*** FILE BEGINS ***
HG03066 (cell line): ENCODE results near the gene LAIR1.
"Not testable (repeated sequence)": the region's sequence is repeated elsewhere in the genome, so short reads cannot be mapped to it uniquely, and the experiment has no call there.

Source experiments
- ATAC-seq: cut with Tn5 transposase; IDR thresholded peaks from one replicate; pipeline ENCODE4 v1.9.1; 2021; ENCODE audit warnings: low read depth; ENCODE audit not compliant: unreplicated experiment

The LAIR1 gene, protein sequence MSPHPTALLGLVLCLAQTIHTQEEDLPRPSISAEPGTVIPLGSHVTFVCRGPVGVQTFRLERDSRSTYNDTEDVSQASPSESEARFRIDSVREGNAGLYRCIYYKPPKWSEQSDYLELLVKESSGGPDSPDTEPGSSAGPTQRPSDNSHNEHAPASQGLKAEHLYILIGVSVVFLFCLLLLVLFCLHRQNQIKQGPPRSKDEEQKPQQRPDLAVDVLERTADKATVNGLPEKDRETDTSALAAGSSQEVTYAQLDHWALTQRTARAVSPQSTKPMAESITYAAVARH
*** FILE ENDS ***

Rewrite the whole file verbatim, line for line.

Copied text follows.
HG03066 (cell line): ENCODE results near the gene LAIR1.
"Not testable (repeated sequence)": the region's sequence is repeated elsewhere in the genome, so short reads cannot be mapped to it uniquely, and the experiment has no call there.

Source experiments
- ATAC-seq: cut with Tn5 transposase; IDR thresholded peaks from one replicate; pipeline ENCODE4 v1.9.1; 2021; ENCODE audit warnings: low read depth; ENCODE audit not compliant: unreplicated experiment

The LAIR1 gene, protein sequence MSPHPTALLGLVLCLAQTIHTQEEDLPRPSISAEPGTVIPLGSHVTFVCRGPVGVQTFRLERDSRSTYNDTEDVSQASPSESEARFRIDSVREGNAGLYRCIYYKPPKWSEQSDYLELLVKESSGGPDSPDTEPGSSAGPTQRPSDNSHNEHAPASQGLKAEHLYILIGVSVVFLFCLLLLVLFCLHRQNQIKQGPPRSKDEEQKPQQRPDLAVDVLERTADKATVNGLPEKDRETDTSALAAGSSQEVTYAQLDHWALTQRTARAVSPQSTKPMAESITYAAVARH